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Today's Stichomancy for Mike Myers

The first excerpt represents the past or something you must release, and is drawn from A Kidnapped Santa Claus by L. Frank Baum:

and if they come to the Caves of the Daemons today I shall get a chance to lead some of them to my Cave of Repentance."

"Do you never repent, yourself?" asked Santa Claus, curiously.

"Oh, yes, indeed," answered the Daemon. "I am even now repenting that I assisted in your capture. Of course it is too late to remedy the evil that has been done; but repentance, you know, can come only after an evil thought or deed, for in the beginning there is nothing to repent of."

"So I understand," said Santa Claus. "Those who avoid evil need never visit your cave."

"As a rule, that is true," replied the Daemon; "yet you, who have done

A Kidnapped Santa Claus
The second excerpt represents the present or the deciding factor of the moment, and is drawn from Tales of the Klondyke by Jack London:

and let Him speak His own judgment."

Fortune's heart leaped at the words. He did not know much concerning Uri's God, but he believed in Chance, and Chance had been coming his way ever since the night he ran down the beach and across the snow. "But there is only one gun," he objected.

"We will fire turn about," Uri replied, at the same time throwing out the cylinder of the other man's Colt and examining it.

"And the cards to decide! One hand of seven up!"

Fortune's blood was warming to the game, and he drew the deck from his pocket as Uri nodded. Surely Chance would not desert him now! He thought of the returning sun as he cut for deal, and he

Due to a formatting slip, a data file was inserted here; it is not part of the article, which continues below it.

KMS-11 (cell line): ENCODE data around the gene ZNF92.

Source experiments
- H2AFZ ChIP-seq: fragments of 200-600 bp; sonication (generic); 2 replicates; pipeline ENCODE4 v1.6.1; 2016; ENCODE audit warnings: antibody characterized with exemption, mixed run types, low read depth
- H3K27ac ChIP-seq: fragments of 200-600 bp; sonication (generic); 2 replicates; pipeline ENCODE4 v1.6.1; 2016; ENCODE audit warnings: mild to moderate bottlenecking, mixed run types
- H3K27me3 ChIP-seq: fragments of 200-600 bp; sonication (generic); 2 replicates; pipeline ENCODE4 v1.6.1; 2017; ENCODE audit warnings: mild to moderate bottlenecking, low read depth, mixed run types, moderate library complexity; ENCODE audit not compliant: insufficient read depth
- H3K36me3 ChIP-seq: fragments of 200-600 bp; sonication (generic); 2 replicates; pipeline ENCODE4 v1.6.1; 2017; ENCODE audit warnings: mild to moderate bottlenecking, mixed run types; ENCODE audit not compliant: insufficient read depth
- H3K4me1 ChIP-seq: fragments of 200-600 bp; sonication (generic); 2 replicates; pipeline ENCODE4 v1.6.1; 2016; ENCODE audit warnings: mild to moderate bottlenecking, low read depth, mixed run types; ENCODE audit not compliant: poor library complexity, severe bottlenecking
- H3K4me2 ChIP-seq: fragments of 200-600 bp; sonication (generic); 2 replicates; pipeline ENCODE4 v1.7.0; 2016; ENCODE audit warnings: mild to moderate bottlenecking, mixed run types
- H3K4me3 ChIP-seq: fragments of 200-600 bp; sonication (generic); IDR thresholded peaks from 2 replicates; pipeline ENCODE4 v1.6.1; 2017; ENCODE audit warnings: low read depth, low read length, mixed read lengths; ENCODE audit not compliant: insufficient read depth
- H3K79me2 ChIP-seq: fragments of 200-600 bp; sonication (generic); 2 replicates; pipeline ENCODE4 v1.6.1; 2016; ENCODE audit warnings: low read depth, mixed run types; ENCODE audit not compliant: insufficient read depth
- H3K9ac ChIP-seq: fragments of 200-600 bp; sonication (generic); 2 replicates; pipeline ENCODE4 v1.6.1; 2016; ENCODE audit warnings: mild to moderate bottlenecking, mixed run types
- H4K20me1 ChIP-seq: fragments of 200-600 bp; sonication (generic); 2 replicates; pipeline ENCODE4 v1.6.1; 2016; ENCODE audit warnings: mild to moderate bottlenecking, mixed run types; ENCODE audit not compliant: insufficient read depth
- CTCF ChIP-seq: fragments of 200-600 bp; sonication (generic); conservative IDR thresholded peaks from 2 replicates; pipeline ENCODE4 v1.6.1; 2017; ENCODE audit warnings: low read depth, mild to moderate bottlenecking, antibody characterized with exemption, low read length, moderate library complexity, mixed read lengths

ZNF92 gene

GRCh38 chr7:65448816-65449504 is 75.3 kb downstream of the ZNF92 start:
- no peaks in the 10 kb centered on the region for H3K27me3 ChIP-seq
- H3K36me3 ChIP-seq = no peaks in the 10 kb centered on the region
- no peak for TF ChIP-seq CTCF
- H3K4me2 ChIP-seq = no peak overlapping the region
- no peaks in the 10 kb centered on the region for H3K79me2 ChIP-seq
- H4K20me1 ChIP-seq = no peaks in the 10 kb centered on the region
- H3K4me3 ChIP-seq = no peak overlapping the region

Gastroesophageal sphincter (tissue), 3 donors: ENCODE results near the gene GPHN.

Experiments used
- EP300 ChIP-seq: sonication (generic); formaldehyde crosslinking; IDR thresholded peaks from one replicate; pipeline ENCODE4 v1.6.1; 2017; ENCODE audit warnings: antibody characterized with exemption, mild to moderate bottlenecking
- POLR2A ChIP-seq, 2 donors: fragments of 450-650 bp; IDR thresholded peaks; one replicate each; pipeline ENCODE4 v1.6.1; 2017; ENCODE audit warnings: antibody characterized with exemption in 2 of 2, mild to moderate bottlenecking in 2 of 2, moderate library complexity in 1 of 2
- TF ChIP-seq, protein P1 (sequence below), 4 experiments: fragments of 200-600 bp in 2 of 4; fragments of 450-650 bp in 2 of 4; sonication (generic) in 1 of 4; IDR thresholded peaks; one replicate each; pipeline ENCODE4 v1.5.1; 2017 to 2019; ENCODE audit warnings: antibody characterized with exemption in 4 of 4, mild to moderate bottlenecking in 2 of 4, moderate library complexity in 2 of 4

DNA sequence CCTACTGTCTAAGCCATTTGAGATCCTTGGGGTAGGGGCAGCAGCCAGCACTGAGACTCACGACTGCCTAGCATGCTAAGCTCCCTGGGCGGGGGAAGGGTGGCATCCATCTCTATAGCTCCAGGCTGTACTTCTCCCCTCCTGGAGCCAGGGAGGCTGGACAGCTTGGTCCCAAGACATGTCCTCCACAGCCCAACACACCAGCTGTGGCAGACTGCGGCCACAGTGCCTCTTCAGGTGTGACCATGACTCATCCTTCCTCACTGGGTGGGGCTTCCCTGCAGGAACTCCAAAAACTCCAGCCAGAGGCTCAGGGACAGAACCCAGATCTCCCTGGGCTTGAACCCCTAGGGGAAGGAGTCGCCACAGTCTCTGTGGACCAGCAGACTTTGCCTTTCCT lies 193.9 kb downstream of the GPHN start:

The third excerpt represents the future or something you must embrace, and is drawn from The Commission in Lunacy by Honore de Balzac:

judged correctly of certain events on which her circle of friends dared not express an opinion. The principal persons about the Court came in the evening to play whist in her rooms.

Then she also had the qualities of her defects; she was thought to be --and she was--indiscreet. Her friendship seemed to be staunch; she worked for her proteges with a persistency which showed that she cared less for patronage than for increased influence. This conduct was based on her dominant passion, Vanity. Conquests and pleasure, which so many women love, to her seemed only means to an end; she aimed at living on every point of the largest circle that life can describe.

Among the men still young, and to whom the future belonged, who